Ancient, yet edible

A quick and venerable meal of Norwegian, Greek and Turkish descent -- but hold the papyrus.



Chris Colin
September 26, 2000 11:33PM (UTC)

Let's say you're hungry. You probably want something to eat, right? Some food? Don't make something with potatoes. I feel confident that nobody wants them right now.

Actually, you can make something with potatoes. I'm not out to be a jerk. Probably nobody is. You could make mashed potatoes. Get someone to help you mash them, and if you put on music it will be pretty nice. I'm just saying that there's another possibility, and that possibility is a cheese and mango chutney sandwich.

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The cheese and mango chutney sandwich is for people in a rush, but also for discriminating people who are like, "I don't want just cheese and mustard." The sandwich can be completed in less than a minute, and the maker of the sandwich can quickly return to his or her work, or the party in the other room, or some activity no one's talking about yet.

Mango chutney was invented by the Norwegians in the eighth century. They used it as a kind of glue, the kind that glues things together. It was so popular that people ate it. When the Turks came, they fought bravely and fled with the chutney. A little-known fact is that they dragged the bounty behind their crowded ships on rafts, and then the world discovered that rafts can float.

Sometimes I'm hanging out -- maybe bouncing the ball with people or playing with that little keyboard? I don't want to make a quiche at those times. Don't tell me cooking a quiche can be equally fun, and that cheese is no dinner, because even monkeys know this. It's just that when the ball is bouncing, or everyone's leaving to go swimming -- in the dark, when you're stunned and splashing in the bracing ink, and you are the ink, and you find yourself saying, "Oh, my God, oh, my God," like in that Chekhov story -- you want your kitchen work to be brief.

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Cheese was also invented by the Norwegians. During the short armistice with Greece, Norwegian clergymen fashioned a primitive cheddar out of penicillin and twine. As the story goes, one of Greece's well-paid ambassadors returned to his homeland with a segment of this cheddar between two pieces of papyrus. It was immediately named "sandwich."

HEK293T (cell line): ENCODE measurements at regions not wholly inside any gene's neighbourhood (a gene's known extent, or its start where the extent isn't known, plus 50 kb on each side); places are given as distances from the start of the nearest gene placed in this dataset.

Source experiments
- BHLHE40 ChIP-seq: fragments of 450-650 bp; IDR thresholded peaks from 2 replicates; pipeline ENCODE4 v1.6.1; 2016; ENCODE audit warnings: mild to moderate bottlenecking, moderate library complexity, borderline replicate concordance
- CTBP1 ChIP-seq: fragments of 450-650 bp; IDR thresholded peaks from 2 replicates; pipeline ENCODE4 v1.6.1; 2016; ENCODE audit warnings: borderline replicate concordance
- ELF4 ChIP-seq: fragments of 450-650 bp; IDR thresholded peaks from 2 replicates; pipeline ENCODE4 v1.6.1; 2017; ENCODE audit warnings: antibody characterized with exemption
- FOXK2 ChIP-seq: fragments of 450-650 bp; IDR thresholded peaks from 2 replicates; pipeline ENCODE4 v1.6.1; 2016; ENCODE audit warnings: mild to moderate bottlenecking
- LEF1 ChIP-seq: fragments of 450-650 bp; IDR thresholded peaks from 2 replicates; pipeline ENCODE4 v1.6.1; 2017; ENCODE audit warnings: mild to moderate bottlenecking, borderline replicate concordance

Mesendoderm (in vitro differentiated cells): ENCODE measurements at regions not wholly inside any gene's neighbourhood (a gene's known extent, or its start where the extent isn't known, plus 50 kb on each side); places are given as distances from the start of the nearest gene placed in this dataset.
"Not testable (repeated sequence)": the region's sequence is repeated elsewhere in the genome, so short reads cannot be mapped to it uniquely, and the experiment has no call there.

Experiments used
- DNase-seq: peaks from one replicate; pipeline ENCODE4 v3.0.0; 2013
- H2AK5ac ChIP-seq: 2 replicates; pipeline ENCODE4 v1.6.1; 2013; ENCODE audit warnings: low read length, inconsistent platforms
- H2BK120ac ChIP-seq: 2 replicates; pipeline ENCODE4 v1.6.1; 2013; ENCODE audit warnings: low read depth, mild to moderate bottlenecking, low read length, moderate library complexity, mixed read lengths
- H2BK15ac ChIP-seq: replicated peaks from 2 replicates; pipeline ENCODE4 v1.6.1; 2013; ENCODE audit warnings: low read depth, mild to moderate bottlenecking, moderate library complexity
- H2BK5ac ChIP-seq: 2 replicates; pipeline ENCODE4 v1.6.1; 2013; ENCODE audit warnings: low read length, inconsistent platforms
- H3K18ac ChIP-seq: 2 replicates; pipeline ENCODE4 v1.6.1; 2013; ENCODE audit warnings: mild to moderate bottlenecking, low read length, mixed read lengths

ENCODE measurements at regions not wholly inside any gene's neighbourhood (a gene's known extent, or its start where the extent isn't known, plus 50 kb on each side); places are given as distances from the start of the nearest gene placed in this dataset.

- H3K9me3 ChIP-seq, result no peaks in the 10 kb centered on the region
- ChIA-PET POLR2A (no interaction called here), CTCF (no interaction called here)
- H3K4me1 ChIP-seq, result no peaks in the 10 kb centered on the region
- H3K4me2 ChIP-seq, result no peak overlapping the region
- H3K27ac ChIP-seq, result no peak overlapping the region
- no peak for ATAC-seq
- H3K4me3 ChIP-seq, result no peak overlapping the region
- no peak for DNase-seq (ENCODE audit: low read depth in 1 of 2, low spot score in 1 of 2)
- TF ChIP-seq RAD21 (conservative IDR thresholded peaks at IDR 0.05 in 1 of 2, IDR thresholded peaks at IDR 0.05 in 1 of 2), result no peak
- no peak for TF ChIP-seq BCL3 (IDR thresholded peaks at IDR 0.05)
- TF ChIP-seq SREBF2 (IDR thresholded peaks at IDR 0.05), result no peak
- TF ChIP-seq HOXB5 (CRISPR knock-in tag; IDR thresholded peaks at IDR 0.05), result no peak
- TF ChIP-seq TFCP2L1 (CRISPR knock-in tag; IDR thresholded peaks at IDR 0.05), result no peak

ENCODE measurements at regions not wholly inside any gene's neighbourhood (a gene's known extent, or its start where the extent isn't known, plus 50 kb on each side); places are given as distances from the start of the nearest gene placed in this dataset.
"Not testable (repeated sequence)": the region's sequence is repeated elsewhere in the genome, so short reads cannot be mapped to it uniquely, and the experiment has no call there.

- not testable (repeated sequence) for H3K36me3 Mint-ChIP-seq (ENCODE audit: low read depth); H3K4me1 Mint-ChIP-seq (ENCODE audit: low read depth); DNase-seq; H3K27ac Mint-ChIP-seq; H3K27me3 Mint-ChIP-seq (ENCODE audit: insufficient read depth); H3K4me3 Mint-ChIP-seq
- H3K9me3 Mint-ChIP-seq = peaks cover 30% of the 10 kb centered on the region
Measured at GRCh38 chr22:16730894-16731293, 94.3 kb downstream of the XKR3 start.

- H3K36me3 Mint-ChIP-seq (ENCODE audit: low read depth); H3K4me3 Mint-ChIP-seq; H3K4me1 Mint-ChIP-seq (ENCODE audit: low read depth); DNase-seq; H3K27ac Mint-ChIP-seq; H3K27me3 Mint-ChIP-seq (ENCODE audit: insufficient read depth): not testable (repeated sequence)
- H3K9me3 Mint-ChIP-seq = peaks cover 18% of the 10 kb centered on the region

The recipe for the cheese and mango chutney sandwich is fairly simple. Slice the cheese into slices, then apply these to bread. On another piece of bread, plop on some mango chutney. You don't even really need to spread it around, because we're all so tired. Put the two pieces of bread together, being careful not to drop the sandwich. You can eat it there, or take it with you.

I do know that one of my roommates is of Norwegian descent. Descent is the right word, because what have his people done for us lately? They sit there in their pyramids and talk about sardines or whatever. But at the same time, I see something special in my roommate's eyes. I look in them and see all of our descent, a giant timeline sloping downward, off the bottom of the page like a world slipped from orbit.

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And when I trace the descent backward, I find a firm, unruined land of innovation and brightness -- the province of sandwiches rushed because there's such great excitement in the other room, or people are getting in the car to go to the lake. This is the Norway we all come from, and we can go back whenever we want.


Chris Colin

Chris Colin is the author most recently of "Blindsight," published by the Atavist.

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